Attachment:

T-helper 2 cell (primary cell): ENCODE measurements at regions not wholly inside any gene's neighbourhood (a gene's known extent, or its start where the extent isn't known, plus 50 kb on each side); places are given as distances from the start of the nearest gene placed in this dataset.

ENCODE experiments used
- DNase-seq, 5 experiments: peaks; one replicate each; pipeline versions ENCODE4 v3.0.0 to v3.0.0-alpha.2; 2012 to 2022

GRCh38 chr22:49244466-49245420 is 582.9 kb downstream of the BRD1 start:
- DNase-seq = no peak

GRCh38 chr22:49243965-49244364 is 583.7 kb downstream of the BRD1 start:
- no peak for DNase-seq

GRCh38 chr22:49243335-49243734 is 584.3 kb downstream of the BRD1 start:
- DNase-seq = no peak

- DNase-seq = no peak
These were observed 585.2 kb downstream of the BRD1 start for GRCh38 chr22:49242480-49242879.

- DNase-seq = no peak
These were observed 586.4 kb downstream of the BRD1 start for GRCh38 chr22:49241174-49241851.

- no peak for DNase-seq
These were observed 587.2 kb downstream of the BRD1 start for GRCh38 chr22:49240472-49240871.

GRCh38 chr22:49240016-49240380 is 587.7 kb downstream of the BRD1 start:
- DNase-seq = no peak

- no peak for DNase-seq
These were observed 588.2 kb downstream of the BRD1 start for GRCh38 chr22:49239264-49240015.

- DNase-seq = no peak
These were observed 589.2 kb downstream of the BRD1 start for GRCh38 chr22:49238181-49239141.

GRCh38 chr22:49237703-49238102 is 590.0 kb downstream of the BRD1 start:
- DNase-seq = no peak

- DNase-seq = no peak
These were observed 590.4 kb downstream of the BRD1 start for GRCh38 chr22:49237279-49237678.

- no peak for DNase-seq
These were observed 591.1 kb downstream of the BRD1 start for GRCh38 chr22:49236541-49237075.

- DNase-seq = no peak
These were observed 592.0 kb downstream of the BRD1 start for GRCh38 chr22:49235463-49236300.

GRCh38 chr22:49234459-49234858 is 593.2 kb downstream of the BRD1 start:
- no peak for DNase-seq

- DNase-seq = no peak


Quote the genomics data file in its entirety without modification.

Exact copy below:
T-helper 2 cell (primary cell): ENCODE measurements at regions not wholly inside any gene's neighbourhood (a gene's known extent, or its start where the extent isn't known, plus 50 kb on each side); places are given as distances from the start of the nearest gene placed in this dataset.

ENCODE experiments used
- DNase-seq, 5 experiments: peaks; one replicate each; pipeline versions ENCODE4 v3.0.0 to v3.0.0-alpha.2; 2012 to 2022

GRCh38 chr22:49244466-49245420 is 582.9 kb downstream of the BRD1 start:
- DNase-seq = no peak

GRCh38 chr22:49243965-49244364 is 583.7 kb downstream of the BRD1 start:
- no peak for DNase-seq

GRCh38 chr22:49243335-49243734 is 584.3 kb downstream of the BRD1 start:
- DNase-seq = no peak

- DNase-seq = no peak
These were observed 585.2 kb downstream of the BRD1 start for GRCh38 chr22:49242480-49242879.

- DNase-seq = no peak
These were observed 586.4 kb downstream of the BRD1 start for GRCh38 chr22:49241174-49241851.

- no peak for DNase-seq
These were observed 587.2 kb downstream of the BRD1 start for GRCh38 chr22:49240472-49240871.

GRCh38 chr22:49240016-49240380 is 587.7 kb downstream of the BRD1 start:
- DNase-seq = no peak

- no peak for DNase-seq
These were observed 588.2 kb downstream of the BRD1 start for GRCh38 chr22:49239264-49240015.

- DNase-seq = no peak
These were observed 589.2 kb downstream of the BRD1 start for GRCh38 chr22:49238181-49239141.

GRCh38 chr22:49237703-49238102 is 590.0 kb downstream of the BRD1 start:
- DNase-seq = no peak

- DNase-seq = no peak
These were observed 590.4 kb downstream of the BRD1 start for GRCh38 chr22:49237279-49237678.

- no peak for DNase-seq
These were observed 591.1 kb downstream of the BRD1 start for GRCh38 chr22:49236541-49237075.

- DNase-seq = no peak
These were observed 592.0 kb downstream of the BRD1 start for GRCh38 chr22:49235463-49236300.

GRCh38 chr22:49234459-49234858 is 593.2 kb downstream of the BRD1 start:
- no peak for DNase-seq

- DNase-seq = no peak